3. Briefly stated, the relevant material facts are as follows. The assessee before us is an individual and has filed his return of income on 22.11.2011 declaring total income at Rs 62,16,890/-. Subsequently, assessee has filed revised return of income on 22.10.2012 declaring total income at Rs 65,95,420/-. The said return of income was processed under section 143(1) of the Income Tax Act accepting the income returned. In revised return, the assessee has shown the profit from sale of two plots of land amounting to Rs.3,78,533/-. The revised return has not been accepted by the assessing officer, as the original return was filed belatedly. The assessee`s case was selected for scrutiny under CASS and after issuing formal notices u/s 143(2), 142(1) along with questionnaire etc. the Assessing Officer finalized the assessment by passing an assessment order on under section 143(3) of the Act on 30.03.2014. The assessing officer held that assessee has neither sold the land as part of AOP (Association of Persons) nor he has done any business of land trading. Therefore, assessing officer was of the view that it is the capital gain in the hands of the assessee. Besides, assessee has not disclosed this LTCG in the original return of income, hence it is undisclosed capital gain of the assessee. During the assessment proceedings, the assessee submitted its reply dated 17.02.2014 and other submissions. however, assessing officer rejected the contention of the assessee and made two additions under the head Long Term Capital Gain (LTCG) in respect of two properties one at Rs No. 547 Vesu and another property at R S no. 550 at Vesu, as follows:

(i) Undisclosed LTCG on the sale of land at Vesu-547: Rs.39,60,335

(ii) Undisclosed LTCG on the sale of land at Vesu-550: Rs.14,38,98115

Therefore, Assessing Officer made total addition to the tune of Rs.14,78,58,450/-(Rs.39,60,335 + Rs.14,38,98,115).

4. Aggrieved by the order of Assessing Officer, the assessee carried the matter in appeal before the Ld. CIT(A) who has treated the transaction in land as business income instead of Long Term Capital Gain and allowed the assessee`s appeal partly. Aggrieved, the Revenue is in appeal before us.

5.Learned Departmental Representative (ld.DR) for the Revenue argues that income derived by the assessee from the sale of these two lands is in the nature of Long Term Capital Gain (LTCG) and not the business income. he pointed out that these properties were shown in the balance sheet as fixed assets instead of ‘stock in trade’ in the return of income filed for previous years. he further pointed out that assessee had deliberately not disclosed the sale of the two lands in the original return of income when the sale was effected before the filing of the return and reflected the same as business profit in the revised return after receiving notice u/s 143(2) to avoid capital gain tax and continuously changed his stand with regard to incidence of tax without providing supporting documentary evidences. Therefore, ld DR prays the Bench that order passed by the assessing officer may be upheld.

6. On the other hand, Ld. Counsel for the assessee defended the order passed by the Ld. CIT(A).

7. We have heard both the parties and carefully gone through the submission put forth on behalf of the assessee along with the documents furnished and the case laws relied upon, and perused the fact of the case including the findings of the ld CIT(A) and other materials brought on record. Though facts have been discussed in detail in the foregoing paragraphs, however in the succinct manner, the relevant facts and background are reiterated in order to appreciate the controversy and the issue for adjudication. During the year, the assessee had entered into transactions, with regard to two immovable properties (lands) appearing in Survey No 547, and survey no 550 at Vesu, Surat. The assessee filed his return of income on 22.11.2011 declaring total income at Rs. 62.61 lakhs. In this return of income, the assessee failed to disclose the income earned from the above two transactions. Subsequently, on 22,10.2012, the assessee filed revised return of income. In the revised return, the assessee offered the income of Rs.3,78,533/- earned out of above two transactions as “Business Income” thereby taking total income to Rs.65.95 lakhs. The assessing officer has not recognized the revised return of income, as the original return itself was belated return filed after due date given u/s 139(1) of the Act. Therefore, assessing officer made addition in respect of two properties at Rs. 14,78,58,450/- (Rs.39,60,335 + Rs.14,38,98,115).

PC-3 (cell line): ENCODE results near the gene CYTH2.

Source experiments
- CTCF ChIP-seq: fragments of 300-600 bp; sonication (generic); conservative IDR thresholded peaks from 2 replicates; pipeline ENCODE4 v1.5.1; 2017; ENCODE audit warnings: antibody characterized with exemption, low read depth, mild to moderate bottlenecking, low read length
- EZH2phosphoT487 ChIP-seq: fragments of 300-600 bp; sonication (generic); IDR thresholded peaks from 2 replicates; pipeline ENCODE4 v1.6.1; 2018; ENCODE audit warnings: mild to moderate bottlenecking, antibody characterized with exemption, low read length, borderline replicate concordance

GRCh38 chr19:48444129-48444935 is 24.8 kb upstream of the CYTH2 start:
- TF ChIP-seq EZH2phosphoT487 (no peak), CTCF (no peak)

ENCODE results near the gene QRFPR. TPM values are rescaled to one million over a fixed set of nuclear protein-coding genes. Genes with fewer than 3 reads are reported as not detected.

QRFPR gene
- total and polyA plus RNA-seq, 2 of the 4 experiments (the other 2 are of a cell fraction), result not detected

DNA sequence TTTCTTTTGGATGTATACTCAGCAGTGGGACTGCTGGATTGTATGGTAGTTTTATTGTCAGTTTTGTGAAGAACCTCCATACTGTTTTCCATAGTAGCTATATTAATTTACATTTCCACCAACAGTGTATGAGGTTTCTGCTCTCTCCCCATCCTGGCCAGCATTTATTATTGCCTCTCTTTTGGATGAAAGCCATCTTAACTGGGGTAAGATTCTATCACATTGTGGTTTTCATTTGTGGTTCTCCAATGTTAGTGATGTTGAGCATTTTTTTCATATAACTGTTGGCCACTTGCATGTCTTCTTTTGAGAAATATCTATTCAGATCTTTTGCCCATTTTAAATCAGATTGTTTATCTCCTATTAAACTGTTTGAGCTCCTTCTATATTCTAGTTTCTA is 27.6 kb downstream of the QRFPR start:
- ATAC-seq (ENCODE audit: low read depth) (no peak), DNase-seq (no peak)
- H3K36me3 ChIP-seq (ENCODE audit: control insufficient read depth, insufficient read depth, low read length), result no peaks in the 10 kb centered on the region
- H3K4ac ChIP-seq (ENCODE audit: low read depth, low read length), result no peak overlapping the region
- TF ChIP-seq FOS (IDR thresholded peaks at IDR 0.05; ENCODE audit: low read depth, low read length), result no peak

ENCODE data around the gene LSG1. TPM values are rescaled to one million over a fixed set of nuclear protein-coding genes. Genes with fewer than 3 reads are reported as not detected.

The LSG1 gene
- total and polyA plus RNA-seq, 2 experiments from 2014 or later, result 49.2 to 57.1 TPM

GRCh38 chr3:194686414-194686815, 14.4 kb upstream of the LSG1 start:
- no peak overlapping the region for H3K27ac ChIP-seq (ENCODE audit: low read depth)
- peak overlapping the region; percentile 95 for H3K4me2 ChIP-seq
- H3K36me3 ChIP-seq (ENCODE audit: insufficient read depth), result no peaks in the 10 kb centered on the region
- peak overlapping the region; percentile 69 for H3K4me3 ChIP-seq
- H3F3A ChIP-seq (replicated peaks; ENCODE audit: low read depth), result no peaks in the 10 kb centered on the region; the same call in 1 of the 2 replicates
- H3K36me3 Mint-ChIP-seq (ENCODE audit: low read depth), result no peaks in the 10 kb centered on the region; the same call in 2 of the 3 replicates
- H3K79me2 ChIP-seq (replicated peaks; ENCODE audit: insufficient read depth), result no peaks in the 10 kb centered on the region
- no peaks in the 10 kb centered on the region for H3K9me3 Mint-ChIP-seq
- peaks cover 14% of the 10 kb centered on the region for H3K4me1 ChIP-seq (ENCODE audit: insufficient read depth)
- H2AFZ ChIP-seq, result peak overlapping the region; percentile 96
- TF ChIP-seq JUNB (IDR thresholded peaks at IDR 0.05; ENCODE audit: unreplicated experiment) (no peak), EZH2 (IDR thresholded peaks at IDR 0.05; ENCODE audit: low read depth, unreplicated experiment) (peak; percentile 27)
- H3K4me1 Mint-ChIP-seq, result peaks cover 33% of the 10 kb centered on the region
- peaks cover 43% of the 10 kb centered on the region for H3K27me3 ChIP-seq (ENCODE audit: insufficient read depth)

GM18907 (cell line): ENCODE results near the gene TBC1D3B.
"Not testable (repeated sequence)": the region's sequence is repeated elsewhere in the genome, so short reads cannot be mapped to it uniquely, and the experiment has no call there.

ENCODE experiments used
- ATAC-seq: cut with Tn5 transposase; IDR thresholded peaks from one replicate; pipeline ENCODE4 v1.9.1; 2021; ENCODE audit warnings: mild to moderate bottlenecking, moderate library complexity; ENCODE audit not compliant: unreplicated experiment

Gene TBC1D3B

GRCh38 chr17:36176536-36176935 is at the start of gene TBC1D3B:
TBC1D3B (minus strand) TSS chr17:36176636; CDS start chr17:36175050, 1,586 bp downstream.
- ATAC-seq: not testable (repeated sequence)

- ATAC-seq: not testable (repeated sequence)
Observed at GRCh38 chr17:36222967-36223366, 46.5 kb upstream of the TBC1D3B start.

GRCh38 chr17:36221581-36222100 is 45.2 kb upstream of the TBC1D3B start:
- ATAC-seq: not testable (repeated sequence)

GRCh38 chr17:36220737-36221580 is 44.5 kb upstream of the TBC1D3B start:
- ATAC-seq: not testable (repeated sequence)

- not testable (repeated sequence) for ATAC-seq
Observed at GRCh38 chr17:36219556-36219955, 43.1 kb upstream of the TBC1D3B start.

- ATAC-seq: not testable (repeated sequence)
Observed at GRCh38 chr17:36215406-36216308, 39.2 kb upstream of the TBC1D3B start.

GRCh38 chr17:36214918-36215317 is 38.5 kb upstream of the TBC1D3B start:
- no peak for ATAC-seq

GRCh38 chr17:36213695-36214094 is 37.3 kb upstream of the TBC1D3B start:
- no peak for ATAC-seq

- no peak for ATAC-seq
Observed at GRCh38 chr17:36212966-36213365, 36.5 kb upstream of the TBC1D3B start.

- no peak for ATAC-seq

8. During the appellate proceedings, ld CIT(A) observed that main dispute in assessee`s case, is regarding the nature of transactions of these two properties. That is, whether income from sale of these two properties should be taxable under the head “Capital Gain” or under the head “Business Income”. During the appellate proceedings, the assessee contended that income should be assessed under the head “Business Income”. Therefore, ld CIT(A), during the appellate proceedings, after going through the submission of the assessee, summarized the claim of assessee as follows:

(i) Though the transactions were done by the assessee, the real investment in the transaction was carried out by Shri. Dharmeshbhai Patel (in short SDP). The assessee and SDP entered into an arrangement wherein, SDP provided the money required to buy such property, physical possession of which, is not possible in the name of assessee. These properties would be later sold for profit and the profit is shared at ratio of 10:90 after recovering the investment made by SDP.